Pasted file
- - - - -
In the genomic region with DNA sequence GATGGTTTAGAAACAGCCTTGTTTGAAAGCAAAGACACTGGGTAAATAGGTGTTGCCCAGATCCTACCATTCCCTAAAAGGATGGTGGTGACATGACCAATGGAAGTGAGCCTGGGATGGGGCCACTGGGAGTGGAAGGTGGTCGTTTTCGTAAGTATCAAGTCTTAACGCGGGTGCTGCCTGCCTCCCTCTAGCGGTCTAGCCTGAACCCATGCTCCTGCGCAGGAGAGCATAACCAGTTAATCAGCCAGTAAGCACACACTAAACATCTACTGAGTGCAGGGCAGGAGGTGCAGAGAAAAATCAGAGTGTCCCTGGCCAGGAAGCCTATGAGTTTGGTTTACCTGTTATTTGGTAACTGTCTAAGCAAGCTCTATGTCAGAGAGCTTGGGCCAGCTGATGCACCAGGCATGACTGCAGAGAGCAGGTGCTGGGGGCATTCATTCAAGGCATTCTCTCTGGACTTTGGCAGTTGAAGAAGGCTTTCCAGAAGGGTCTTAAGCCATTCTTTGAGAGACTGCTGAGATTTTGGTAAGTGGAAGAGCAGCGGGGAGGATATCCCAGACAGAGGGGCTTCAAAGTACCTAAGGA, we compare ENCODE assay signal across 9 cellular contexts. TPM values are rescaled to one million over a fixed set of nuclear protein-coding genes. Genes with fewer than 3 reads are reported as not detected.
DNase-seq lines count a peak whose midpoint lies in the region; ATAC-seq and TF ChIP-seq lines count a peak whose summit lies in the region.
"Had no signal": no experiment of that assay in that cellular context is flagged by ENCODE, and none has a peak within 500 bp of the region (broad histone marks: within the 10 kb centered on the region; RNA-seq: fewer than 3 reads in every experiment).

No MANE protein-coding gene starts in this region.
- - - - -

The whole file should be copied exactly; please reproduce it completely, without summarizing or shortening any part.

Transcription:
In the genomic region with DNA sequence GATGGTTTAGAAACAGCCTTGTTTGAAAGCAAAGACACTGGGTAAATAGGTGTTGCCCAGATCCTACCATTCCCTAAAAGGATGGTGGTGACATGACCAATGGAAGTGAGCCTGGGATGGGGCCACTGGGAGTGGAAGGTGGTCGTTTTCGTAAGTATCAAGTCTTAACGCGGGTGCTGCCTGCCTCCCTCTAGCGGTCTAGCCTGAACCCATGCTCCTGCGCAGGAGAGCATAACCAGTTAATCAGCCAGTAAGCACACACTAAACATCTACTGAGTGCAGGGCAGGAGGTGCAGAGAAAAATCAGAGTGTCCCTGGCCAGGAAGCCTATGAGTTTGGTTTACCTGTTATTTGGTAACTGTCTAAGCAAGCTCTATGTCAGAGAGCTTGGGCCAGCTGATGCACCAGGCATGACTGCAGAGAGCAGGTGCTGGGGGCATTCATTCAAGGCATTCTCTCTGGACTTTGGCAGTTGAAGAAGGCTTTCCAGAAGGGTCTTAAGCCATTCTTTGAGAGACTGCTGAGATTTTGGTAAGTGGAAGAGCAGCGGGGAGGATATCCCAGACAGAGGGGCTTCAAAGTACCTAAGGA, we compare ENCODE assay signal across 9 cellular contexts. TPM values are rescaled to one million over a fixed set of nuclear protein-coding genes. Genes with fewer than 3 reads are reported as not detected.
DNase-seq lines count a peak whose midpoint lies in the region; ATAC-seq and TF ChIP-seq lines count a peak whose summit lies in the region.
"Had no signal": no experiment of that assay in that cellular context is flagged by ENCODE, and none has a peak within 500 bp of the region (broad histone marks: within the 10 kb centered on the region; RNA-seq: fewer than 3 reads in every experiment).

No MANE protein-coding gene starts in this region.